Those of us who grew up children of diaspora know that nagging feeling of yearning for a home, or a country, that isn’t quite ours anymore. Writer Fatimah Asghar calls this “diasporic lonely feels,” an unplaceable melancholy somewhere between sadness and nostalgia.
This list speaks to the in-betweens of diasporic existence and serves as a balm to longing. The books satisfy a craving for, as scholar Jeffrey Santa Ana puts it, “that ancestral feeling” — a connection to homeland, however nebulous it may be.
“America Is Not the Heart,” by Elaine Castillo
Castillo’s first novel centers on the complex experiences of three generations of Filipino American women in Milpitas, Calif. With funny, tender prose, Castillo deftly covers the violent political strife of the Philippines, America’s hold on the islands, a queer coming-of-age story and a look at the intimate yet complex bonds between diasporic communities in the United States.
“Borderlands/La Frontera: The New Mestiza,” by Gloria E. Anzaldúa
This iconic, multilingual hybrid text interrogates the experiences of “The New Mestiza”: a person of mixed ancestry who must embrace her multifaceted, and at times contradictory, sense of self. Combining feminist and Latinx theory, poetry and essay, Anzaldúa explores the myriad possibilities and pains of being mixed.
“If They Come for Us,” by Fatimah Asghar
In a mere 100 pages, the Kashmiri, Pakistani, Muslim American poet speaks to issues of race, belonging and national conflict, from the pain of the Partition to the post-9/11 treatment of Muslims in the United States. Asghar addresses the residuals of historical violence in stinging, clear prose: “not an overthere but a memory lurking / in our blood, waiting to rise.”
“Americanah,” by Chimamanda Ngozi Adichie
Adichie’s third novel follows Ifemelu, a tenacious young woman who leaves military-ruled Nigeria to study in the United States. The novel swings back and forth between Ifemelu’s navigation of U.S. culture and race relations in the present to her upbringing in Nigeria, where she fell in love with Obinze. Fifteen years later, the couple must decide whether they should reunite in a democratic Nigeria.
“The January Children,” by Safia Elhillo
The Sudanese American poet’s intimate collection mixes nostalgia and resistance to question the complexities of history, homemaking and nationality. Elhillo writes, “where i’m from is where i’m from & not / where i was put,” and any child of diaspora knows exactly what she means.
“The Buddha of Suburbia,” by Hanif Kureishi
The novelist, playwright and screenwriter of “My Beautiful Laundrette” (1985) fame tackles the liminality of second-generation existence in 1970s suburban London with electric humor. Set to a soundtrack of Bowie and British punk, teenage Karim grapples with what it means to be both Indian and English against the backdrop of intense social change. Written in 1990 and cited as an inspiration by Zadie Smith, among others, “The Buddha of Suburbia” is a benchmark for any writer of diasporic experience.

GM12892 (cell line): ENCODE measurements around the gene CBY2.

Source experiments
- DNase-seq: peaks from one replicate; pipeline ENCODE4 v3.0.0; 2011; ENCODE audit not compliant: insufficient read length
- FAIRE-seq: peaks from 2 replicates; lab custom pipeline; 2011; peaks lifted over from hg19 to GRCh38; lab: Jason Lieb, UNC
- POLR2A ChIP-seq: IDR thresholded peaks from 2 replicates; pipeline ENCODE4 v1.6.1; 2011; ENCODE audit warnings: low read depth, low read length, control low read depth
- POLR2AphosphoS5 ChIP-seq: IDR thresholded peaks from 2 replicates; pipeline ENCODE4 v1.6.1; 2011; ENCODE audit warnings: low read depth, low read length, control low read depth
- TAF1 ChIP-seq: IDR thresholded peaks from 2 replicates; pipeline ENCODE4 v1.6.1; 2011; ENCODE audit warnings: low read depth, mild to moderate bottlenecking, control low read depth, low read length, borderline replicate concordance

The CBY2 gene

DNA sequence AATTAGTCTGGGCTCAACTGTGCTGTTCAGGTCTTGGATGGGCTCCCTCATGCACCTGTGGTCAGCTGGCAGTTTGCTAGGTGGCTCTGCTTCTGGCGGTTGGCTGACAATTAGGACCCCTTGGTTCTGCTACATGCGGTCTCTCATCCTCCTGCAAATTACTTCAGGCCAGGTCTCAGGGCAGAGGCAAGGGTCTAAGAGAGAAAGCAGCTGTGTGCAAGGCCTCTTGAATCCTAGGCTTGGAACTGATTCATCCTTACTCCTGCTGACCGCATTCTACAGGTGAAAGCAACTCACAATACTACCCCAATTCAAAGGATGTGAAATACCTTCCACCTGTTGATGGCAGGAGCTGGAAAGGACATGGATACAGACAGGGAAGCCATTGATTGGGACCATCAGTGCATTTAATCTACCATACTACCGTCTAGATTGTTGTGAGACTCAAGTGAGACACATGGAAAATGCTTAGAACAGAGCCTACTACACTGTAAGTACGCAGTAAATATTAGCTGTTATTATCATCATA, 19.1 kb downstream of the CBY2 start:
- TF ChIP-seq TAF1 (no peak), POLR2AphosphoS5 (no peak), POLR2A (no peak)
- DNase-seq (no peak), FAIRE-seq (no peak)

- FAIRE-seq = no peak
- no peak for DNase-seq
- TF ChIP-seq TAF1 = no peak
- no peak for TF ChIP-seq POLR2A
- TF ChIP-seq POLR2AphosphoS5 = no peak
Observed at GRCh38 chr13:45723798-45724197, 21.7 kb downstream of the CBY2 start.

“Palm Frond With Its Throat Cut,” by Vickie Vértiz
Rooted in the Latinx communities of southeast Los Angeles, Vértiz’s poems touch upon survival, resistance and family in the face of displacement and discrimination. With an acute attention to the everyday, Vértiz puts forth an urgent, fierce reclamation of home. Writing in English, Spanish and Nahuatl, Vértiz honors and relishes the feeling of being untranslatable. The collection swerves from funny (“Was it the churros? No, it was the tofu as meat option”) to ferocious commentary (“It was the corn that made us cry, a modified sorrow / It’s not natural, a kernel that won’t grow”) that leads the reader to a multifaceted understanding of shared history.
“Disoriental,” by Négar Djavadi
In her first novel, French Iranian screenwriter Djavadi delivers the story of Kimiâ Sadr, who flees Iran at age 10 with her mother and siblings to reunite with her father in France. Now a 20-something in Paris, Kimiâ contends with modern womanhood in the waiting room of a fertility clinic, subsumed by memories of her childhood, ancestors and Iranian history and politics. The book won the 2019 Lambda Literary Award and was a finalist for the 2018 National Book Award.
“100 Years of Solitude,” by Gabriel García Márquez
A staple of the Latin American Boom, the beloved Colombian author’s family saga tracks many generations of the Buendía family in the fictitious Colombian town of Macondo. As Paul Elie of Vanity Fair writes, “García Márquez made the presence of the past a condition of life.” Equal parts Latin American history and magical realism, “100 Years of Solitude” is a barometer for envelope-pushing.
“Go Home!” edited by Rowan Hisayo Buchanan
Feminist Press and the Asian American Writers Workshop joined forces to create this anthology that expands the meaning of “home” within the Asian diaspora through fiction, memoir and poetry. Contributors include literary heavyweights like Alexander Chee, T Kira Madden, Sharlene Teo and Esmé Weijun Wang, with a foreword by Viet Thanh Nguyen.
Rosa Boshier is a writer and artist whose work has been featured in publications such as The Offing, Necessary Fiction, the Acentos Review and Los Angeles Review of Books.